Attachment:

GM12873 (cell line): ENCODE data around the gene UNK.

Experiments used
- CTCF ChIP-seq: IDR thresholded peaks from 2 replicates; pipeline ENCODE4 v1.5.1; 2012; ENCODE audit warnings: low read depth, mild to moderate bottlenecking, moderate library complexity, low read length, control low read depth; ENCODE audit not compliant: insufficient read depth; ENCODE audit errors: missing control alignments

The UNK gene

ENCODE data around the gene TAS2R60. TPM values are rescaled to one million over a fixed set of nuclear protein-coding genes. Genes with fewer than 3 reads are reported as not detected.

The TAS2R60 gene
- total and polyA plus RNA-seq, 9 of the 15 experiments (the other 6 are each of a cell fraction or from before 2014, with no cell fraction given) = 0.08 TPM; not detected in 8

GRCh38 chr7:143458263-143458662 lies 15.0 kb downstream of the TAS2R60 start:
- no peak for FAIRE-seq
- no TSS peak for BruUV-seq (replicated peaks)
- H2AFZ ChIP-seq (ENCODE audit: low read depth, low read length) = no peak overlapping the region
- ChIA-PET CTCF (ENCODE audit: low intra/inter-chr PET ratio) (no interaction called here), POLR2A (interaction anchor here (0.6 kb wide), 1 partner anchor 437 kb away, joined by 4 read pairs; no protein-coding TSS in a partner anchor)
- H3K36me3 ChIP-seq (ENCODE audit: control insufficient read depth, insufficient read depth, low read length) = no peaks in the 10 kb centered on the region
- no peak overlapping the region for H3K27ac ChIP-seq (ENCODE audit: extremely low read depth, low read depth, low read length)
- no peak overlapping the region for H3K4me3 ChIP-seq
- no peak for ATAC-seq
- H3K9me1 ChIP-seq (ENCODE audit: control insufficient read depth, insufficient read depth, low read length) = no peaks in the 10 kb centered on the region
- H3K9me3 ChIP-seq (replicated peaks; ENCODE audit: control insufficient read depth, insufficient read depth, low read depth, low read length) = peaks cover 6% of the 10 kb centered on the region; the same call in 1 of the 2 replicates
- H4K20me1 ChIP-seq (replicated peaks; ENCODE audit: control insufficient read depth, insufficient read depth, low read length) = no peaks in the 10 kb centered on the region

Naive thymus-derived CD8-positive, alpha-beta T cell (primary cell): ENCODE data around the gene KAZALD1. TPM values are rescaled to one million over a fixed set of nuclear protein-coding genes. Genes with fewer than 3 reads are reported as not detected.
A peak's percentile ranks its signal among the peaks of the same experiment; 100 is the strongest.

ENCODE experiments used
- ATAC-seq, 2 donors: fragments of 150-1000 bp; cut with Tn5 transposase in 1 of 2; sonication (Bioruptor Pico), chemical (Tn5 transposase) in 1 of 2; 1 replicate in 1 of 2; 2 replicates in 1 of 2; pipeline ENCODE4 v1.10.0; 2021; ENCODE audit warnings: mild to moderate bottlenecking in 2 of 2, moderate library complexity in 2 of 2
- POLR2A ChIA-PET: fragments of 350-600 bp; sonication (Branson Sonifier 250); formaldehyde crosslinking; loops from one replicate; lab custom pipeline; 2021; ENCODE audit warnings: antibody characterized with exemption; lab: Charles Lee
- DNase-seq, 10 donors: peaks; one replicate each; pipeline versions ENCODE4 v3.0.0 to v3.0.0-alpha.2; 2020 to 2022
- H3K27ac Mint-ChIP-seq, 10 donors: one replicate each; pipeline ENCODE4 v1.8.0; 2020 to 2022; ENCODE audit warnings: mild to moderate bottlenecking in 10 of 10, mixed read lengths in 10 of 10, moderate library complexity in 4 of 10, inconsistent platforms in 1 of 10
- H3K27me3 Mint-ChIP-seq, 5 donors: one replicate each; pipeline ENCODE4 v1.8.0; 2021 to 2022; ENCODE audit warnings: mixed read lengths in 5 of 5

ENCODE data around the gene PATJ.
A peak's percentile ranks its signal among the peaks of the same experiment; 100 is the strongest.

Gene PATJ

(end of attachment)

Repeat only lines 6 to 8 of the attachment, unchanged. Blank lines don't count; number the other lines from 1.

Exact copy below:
The TAS2R60 gene
- total and polyA plus RNA-seq, 9 of the 15 experiments (the other 6 are each of a cell fraction or from before 2014, with no cell fraction given) = 0.08 TPM; not detected in 8

GRCh38 chr7:143458263-143458662 lies 15.0 kb downstream of the TAS2R60 start: